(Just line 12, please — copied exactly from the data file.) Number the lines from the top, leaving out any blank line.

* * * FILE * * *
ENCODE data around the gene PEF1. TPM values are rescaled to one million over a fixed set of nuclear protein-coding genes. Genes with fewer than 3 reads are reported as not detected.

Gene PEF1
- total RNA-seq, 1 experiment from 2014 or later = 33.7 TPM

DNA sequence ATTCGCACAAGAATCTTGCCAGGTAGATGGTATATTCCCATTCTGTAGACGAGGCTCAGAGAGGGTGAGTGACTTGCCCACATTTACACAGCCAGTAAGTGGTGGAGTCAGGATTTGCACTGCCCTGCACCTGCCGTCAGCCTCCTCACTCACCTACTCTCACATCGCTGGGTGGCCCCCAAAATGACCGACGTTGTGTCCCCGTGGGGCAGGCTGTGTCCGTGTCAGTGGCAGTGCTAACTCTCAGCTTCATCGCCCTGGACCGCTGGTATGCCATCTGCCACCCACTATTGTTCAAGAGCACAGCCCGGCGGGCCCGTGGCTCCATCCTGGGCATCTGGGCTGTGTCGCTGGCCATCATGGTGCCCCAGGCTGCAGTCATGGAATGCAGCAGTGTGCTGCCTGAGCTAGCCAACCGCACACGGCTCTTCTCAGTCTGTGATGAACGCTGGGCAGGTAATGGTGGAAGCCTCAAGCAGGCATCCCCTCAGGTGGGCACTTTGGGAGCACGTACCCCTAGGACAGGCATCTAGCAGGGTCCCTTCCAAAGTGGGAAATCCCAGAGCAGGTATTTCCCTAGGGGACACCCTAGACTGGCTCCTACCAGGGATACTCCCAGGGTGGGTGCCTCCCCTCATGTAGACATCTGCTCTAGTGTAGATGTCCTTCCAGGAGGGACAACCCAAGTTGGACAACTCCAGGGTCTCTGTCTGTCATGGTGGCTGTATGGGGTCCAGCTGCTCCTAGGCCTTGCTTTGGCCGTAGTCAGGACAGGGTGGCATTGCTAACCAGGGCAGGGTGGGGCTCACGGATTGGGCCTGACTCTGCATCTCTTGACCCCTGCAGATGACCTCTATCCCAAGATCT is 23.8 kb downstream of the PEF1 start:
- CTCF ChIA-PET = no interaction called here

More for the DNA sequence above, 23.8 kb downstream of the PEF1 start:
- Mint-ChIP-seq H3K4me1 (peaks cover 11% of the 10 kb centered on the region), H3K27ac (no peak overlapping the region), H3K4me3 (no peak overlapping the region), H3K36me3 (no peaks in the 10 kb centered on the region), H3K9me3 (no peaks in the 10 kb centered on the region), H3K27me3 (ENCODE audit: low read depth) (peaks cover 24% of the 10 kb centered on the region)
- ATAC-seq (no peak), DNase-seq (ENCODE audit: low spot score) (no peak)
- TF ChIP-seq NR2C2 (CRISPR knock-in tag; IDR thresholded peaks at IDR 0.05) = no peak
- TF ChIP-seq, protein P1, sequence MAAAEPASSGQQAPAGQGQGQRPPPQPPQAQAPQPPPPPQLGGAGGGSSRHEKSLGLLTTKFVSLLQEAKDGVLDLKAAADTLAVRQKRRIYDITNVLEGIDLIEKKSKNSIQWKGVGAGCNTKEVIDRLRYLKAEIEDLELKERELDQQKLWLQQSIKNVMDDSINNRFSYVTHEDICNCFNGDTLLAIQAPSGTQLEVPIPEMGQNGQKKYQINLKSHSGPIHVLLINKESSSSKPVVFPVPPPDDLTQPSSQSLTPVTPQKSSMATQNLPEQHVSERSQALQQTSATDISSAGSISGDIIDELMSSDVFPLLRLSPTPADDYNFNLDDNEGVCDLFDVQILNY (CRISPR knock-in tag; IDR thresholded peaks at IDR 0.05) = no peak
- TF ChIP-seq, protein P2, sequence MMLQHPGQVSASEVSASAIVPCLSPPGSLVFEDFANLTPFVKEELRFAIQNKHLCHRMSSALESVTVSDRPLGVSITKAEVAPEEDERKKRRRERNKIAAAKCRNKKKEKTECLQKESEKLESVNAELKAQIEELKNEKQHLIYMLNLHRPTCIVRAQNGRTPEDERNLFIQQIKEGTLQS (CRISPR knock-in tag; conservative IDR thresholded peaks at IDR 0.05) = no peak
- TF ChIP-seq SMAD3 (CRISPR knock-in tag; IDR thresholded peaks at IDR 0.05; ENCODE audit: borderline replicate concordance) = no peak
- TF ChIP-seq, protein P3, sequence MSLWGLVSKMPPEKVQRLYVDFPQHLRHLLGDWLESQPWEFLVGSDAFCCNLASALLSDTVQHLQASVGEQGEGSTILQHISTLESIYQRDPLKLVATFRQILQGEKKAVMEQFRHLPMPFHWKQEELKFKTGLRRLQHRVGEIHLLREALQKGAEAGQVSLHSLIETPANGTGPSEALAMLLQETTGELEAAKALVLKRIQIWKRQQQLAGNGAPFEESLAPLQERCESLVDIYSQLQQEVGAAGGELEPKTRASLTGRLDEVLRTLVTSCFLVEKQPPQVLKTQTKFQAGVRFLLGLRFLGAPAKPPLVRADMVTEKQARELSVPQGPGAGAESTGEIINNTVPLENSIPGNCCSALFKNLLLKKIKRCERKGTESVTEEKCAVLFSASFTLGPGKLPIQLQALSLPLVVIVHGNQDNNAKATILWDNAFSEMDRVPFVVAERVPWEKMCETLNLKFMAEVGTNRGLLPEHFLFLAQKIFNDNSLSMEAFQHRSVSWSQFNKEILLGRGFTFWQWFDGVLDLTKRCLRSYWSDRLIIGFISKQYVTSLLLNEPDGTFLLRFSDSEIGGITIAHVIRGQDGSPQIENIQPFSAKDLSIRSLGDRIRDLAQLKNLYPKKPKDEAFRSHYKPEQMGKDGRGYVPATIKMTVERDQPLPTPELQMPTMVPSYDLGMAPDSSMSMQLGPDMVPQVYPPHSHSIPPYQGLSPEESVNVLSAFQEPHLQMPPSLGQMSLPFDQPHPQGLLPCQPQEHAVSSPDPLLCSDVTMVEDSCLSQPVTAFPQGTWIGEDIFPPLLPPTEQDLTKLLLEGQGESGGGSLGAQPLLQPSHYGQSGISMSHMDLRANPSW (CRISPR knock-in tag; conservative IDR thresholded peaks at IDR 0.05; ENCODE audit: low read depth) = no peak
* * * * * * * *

- TF ChIP-seq SMAD3 (CRISPR knock-in tag; IDR thresholded peaks at IDR 0.05; ENCODE audit: borderline replicate concordance) = no peak